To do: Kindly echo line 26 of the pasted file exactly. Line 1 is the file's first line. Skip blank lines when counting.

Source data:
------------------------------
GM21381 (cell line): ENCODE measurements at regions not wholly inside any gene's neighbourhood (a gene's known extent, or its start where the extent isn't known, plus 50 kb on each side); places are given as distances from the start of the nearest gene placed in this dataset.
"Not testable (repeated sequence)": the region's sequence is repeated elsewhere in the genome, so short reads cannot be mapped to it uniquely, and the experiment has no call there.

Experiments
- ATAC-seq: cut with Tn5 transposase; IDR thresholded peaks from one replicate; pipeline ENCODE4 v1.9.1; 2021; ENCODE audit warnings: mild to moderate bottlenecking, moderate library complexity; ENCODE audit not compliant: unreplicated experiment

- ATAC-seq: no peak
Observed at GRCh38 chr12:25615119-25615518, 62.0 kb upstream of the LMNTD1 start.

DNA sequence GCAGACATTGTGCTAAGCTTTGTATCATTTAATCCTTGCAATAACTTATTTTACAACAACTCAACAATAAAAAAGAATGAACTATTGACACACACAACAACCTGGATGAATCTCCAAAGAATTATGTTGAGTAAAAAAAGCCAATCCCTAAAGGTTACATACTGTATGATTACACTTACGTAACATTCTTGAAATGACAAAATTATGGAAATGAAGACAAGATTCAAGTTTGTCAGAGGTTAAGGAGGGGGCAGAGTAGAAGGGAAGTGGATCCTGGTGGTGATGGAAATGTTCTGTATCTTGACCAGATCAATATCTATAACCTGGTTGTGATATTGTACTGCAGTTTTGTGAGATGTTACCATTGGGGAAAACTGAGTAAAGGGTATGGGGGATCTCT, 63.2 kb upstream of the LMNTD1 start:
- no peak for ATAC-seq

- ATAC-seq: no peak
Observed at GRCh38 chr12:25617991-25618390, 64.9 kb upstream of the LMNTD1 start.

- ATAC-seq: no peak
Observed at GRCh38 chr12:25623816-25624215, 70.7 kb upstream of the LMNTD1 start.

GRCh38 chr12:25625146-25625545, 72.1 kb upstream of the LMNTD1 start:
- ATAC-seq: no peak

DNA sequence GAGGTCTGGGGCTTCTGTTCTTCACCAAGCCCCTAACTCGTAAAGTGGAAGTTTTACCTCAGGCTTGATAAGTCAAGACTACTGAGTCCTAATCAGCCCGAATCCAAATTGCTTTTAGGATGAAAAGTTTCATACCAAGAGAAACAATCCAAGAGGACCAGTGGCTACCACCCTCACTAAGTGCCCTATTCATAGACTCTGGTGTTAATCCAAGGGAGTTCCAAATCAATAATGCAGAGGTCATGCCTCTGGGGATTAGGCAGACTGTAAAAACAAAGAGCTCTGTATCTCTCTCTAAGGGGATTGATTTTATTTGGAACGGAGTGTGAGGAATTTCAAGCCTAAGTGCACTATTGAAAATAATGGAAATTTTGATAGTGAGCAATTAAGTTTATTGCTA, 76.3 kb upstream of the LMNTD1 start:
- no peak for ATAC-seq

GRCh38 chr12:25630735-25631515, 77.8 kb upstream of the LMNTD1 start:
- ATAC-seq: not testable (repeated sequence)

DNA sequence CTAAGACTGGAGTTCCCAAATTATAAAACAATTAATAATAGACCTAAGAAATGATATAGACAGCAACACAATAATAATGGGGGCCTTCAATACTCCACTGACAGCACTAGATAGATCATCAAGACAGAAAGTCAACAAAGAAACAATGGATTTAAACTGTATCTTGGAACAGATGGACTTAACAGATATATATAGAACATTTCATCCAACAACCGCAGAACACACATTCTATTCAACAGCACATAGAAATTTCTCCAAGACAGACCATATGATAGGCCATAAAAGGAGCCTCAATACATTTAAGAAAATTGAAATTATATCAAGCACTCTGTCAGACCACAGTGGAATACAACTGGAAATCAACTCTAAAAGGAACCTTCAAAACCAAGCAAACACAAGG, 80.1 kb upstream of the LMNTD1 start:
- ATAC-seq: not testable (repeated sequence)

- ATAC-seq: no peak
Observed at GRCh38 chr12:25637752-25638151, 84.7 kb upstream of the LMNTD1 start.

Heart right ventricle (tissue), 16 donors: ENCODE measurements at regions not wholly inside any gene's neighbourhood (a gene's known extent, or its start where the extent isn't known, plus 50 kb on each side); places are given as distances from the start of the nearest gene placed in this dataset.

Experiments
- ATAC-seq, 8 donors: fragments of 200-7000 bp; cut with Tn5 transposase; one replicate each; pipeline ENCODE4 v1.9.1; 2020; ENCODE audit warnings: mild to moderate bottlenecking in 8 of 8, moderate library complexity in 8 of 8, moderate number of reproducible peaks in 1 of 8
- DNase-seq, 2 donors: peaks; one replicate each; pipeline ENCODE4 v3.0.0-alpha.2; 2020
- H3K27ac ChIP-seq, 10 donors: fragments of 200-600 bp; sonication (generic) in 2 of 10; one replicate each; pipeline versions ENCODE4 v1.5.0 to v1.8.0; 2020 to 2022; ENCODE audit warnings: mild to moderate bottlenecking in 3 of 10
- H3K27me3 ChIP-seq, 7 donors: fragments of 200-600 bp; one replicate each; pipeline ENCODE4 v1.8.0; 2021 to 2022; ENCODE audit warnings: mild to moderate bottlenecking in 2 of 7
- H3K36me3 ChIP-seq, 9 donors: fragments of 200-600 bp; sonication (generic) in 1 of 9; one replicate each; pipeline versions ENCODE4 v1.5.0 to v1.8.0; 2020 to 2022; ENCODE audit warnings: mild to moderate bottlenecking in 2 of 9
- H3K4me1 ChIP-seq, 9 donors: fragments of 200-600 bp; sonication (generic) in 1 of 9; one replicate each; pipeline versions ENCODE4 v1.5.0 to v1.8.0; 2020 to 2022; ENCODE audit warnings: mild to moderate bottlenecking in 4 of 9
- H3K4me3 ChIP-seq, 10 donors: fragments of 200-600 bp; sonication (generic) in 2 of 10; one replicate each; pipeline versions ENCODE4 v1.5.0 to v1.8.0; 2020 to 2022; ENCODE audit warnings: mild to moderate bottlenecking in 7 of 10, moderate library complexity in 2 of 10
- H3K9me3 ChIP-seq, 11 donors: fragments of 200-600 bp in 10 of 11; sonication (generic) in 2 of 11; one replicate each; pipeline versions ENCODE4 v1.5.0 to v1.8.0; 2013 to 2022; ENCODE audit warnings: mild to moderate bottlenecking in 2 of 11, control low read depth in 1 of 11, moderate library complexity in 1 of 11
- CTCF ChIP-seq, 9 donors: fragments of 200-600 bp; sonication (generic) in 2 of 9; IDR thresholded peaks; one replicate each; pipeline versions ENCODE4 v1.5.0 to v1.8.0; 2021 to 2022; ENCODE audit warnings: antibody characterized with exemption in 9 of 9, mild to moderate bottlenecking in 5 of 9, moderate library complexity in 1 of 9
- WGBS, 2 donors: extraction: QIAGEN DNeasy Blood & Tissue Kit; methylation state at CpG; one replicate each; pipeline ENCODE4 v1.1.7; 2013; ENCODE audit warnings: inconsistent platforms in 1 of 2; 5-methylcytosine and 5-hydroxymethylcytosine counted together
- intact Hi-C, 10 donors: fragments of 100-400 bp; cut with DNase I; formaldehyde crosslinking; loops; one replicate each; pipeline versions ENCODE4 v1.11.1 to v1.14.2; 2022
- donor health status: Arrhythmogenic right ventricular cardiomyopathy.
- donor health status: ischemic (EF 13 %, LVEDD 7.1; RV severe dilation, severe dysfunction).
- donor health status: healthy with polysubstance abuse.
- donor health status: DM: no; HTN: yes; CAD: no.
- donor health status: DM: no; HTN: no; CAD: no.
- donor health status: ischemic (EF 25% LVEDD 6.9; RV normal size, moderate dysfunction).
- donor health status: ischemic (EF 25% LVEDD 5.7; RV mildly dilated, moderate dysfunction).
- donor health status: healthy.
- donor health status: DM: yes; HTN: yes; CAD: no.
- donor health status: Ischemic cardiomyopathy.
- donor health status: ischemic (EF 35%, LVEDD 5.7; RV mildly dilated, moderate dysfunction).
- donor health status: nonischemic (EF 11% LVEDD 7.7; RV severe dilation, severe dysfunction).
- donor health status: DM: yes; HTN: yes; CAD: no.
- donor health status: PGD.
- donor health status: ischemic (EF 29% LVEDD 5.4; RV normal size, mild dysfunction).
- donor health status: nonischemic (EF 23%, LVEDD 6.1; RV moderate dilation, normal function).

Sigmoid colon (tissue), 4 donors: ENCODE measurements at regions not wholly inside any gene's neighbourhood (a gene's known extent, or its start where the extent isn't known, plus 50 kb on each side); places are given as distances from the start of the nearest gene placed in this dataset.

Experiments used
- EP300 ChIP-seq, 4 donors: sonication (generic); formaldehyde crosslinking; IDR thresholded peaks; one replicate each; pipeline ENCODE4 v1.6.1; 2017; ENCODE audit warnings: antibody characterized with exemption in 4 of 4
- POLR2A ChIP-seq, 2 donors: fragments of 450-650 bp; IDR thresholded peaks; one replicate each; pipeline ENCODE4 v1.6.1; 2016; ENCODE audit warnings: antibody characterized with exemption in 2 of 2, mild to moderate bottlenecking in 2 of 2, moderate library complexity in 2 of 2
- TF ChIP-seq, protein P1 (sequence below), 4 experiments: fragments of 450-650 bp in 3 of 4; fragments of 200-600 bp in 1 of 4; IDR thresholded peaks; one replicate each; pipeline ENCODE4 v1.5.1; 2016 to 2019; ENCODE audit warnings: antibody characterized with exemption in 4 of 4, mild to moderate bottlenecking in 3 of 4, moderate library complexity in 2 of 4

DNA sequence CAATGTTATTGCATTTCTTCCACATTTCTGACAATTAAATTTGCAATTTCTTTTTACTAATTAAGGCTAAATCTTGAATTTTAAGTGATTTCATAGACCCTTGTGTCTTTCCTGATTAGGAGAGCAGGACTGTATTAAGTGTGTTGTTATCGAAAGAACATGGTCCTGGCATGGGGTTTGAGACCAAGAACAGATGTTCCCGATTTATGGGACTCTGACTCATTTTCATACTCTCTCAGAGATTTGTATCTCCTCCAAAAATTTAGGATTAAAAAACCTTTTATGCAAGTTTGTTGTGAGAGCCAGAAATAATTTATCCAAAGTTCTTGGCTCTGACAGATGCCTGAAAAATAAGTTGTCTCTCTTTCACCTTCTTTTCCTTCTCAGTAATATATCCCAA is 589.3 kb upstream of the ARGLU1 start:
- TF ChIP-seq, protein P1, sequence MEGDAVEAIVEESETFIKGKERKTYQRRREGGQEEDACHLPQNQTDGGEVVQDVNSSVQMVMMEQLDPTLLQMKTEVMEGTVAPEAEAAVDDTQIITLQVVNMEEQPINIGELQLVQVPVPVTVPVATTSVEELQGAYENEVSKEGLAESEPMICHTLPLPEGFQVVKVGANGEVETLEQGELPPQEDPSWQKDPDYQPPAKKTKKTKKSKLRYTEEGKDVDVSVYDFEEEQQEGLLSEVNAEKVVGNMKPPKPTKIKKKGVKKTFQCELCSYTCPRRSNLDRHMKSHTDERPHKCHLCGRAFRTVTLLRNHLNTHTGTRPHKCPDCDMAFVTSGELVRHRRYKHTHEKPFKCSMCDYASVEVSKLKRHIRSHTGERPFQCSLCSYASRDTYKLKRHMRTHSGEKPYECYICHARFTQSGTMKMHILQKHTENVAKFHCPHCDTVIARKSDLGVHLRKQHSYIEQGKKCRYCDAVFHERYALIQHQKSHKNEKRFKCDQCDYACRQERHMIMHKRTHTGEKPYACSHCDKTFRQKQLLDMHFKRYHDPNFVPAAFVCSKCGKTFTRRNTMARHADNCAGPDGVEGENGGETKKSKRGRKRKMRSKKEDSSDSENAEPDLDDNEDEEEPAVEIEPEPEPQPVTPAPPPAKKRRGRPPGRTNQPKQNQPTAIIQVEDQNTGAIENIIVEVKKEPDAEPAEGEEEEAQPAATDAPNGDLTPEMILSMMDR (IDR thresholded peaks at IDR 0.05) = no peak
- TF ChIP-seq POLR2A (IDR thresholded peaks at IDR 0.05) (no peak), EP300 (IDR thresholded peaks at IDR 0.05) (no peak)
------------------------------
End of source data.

- DNase-seq, 2 donors: peaks; one replicate each; pipeline ENCODE4 v3.0.0-alpha.2; 2020